Posts Tagged With: re-tellings

The Perilous Realm: The Shadow of Malabron

by Thomas Wharton

The first book of the trilogy follows a boy named Will Lightfoot, whose father has packed his family up to move them across the country. Will is unhappy about moving away from the house he lived in when his mother was still alive, and as an act of defiance steals his father’s motorcycle to go to The Perilous Realm, a circus he sees from the highway. On his way, he crashes the motorcycle and is hurtled into a tumultuous alternate reality where the stories from our world originate. He teams up with a motley crew and sets out to find the gate through which he may return home.

This is an epic quest type of book, with references to Lord of the Rings, Little Red Riding Hood, and the King Arthur legends. The idea of a world where all of our stories originate is super interesting, as is the idea that malicious characters can wage wars within that world in order to make all stories their own. The ideas are what made this not a tedious read for me, but the characters are so stock it hurts. What? A boy who is secretly special? A feisty girl who is smarter than the boy but who has no character development? How about a wise old man who knows everything but says very little at a time? The reviews of this book all laud Wharton’s writing style, but the first 80 pages are brutally amateurish. Will looked into the shards of mirror and got that feeling–you know, the one where you know the person looking back at you isn’t you but some malevolent force that now knows your thoughts and memories and will try to find you to harm you? Get that one every morning! The book does pick up, though, and the twists and turns are compelling. I’d read the next one.

A good read for kids who are willing to pick up thick books and who love adventure, Arthurian legends, or creatively imagined worlds. And there’s a talking wolf!

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Ash

by Malinda Lo

An amazing Cinderella story with dark fairy lore weaved in. The fairies in this book are not like the ones Disney shows you. They are dangerous and irresistible and if they catch you alone at night they will lure you into a fairy circle from which you can never escape. Aisling, the Cinderella character, meets a fairy man in the woods, but oddly he lets her go. Since Aisling’s life is so horrible anyway, she wishes he would just take her away to live with the fairies so she would never have to return to her home with her wicked stepmother. He meets with her regularly, but says that he will not take her away until she is older. Obsessed with the fairy and the thought of being taken away by him, Aisling thinks of nothing but him as she trudges through her increasingly unbearable life… until she meets and starts to fall for the King’s Huntress.

Unlike most other queer books for teens, this one isn’t about coming out and it’s not a big deal that Ash likes a guy and likes a girl. Definitely in my top five for queer books and also one of the best supernatural teen stories I’ve encountered. The fairy stuff is well researched and adheres to traditional tales of malevolent fairies. The Irish names are also a plus.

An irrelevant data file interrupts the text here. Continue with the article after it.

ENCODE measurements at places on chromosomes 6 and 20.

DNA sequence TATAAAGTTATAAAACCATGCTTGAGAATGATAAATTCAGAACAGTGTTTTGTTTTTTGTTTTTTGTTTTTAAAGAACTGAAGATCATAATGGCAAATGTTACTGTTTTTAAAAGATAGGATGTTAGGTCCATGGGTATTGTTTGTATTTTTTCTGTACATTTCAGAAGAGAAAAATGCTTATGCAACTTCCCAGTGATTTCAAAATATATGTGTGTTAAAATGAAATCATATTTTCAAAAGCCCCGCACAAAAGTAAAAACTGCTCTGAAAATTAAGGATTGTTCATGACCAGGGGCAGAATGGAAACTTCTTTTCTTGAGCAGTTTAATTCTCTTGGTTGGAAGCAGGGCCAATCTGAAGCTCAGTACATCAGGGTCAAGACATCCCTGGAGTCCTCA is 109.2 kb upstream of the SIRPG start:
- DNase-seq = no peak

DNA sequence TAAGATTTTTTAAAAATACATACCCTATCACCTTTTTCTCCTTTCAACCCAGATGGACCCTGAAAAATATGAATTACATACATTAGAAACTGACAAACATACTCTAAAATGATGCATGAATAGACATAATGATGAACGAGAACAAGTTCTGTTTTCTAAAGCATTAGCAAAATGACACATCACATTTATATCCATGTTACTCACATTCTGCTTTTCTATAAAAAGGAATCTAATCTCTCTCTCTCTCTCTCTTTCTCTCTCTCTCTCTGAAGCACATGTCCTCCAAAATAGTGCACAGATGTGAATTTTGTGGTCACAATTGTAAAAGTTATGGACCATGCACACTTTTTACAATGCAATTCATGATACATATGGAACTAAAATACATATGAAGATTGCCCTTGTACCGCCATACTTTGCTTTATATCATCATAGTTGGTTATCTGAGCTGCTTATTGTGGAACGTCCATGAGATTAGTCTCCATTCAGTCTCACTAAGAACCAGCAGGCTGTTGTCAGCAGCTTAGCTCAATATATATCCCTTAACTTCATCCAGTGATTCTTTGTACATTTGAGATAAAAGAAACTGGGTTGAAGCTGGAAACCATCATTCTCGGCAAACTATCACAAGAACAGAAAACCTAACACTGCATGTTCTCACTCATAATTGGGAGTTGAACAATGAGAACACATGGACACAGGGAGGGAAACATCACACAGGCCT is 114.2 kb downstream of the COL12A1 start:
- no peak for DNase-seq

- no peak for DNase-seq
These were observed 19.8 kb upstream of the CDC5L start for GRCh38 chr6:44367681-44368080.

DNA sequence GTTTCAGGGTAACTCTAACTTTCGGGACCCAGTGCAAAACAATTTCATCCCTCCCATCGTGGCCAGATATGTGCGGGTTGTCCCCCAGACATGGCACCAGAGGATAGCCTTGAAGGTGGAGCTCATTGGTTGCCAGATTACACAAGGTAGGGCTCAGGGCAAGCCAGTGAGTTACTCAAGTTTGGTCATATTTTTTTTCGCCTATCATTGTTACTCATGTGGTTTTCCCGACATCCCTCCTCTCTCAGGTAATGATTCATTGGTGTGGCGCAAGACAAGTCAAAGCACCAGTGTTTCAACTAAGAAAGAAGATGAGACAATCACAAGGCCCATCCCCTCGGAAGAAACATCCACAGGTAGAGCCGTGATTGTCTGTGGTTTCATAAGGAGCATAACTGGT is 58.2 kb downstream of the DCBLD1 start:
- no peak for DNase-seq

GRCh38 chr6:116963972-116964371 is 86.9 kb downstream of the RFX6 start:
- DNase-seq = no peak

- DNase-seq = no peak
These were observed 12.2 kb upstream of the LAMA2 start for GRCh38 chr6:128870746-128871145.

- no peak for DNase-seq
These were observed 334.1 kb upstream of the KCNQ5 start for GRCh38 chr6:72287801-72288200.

A fantastic read for anyone looking for a queer story or a supernatural story, even if they’re not looking for something that has both. The cracked fairy-tale crowd will also enjoy it.

Prequel: Huntress

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Rapunzel’s Revenge

by Shannon and Dean Hale, ill. Nathan Hale (no relation)

Rapunzel lives a sheltered life within high fortress walls that surround the house she lives in with her mother, whom everyone calls Mother Gothel. One day, Rapunzel decides to scale the walls and sees that Mother Gothel has used her magical green thumb to control the land and make the villagers slaves for her coal mines. Rapunzel discovers that Gothel stole her from her birth mom when she was a baby and sent her mom to work in the mines. When Rapunzel demands to be reunited with her real mom and refuses Mother Gothel’s offer to inherit the family business, Gothel locks her up in an enchanted tower of a tree. As the tree continues to grow, so does Rapunzel’s hair. She uses her lasso skills and her long braided hair to rescue herself from the tree and begins a wild west adventure to undo Mother Gothel’s evil deeds and rescue her birth mother from the mines.

The only negative thing I can say about this book is that it raised my expectations for other cracked fairy tales. I was incredibly disappointed with Tangled after having read this. Thankfully, there’s a sequel: Calamity Jack, which focuses on Jack’s backstory. I can’t stress enough how much I love this comic. Strong female main character, positive First Nations secondary character, incredibly clever writing, and good consistent drawings make this story stand out as one of the best books for kids I’ve picked up in the last few years.

Anyone who liked Jeff Smith’s Bone series will enjoy the humour and adventure of this story, and it’s a good one for those who love cracked fairy tales. Kids enjoy this book, but I also recommend it to adults who are interested in comics and appreciate a good parable about unchecked capitalism.

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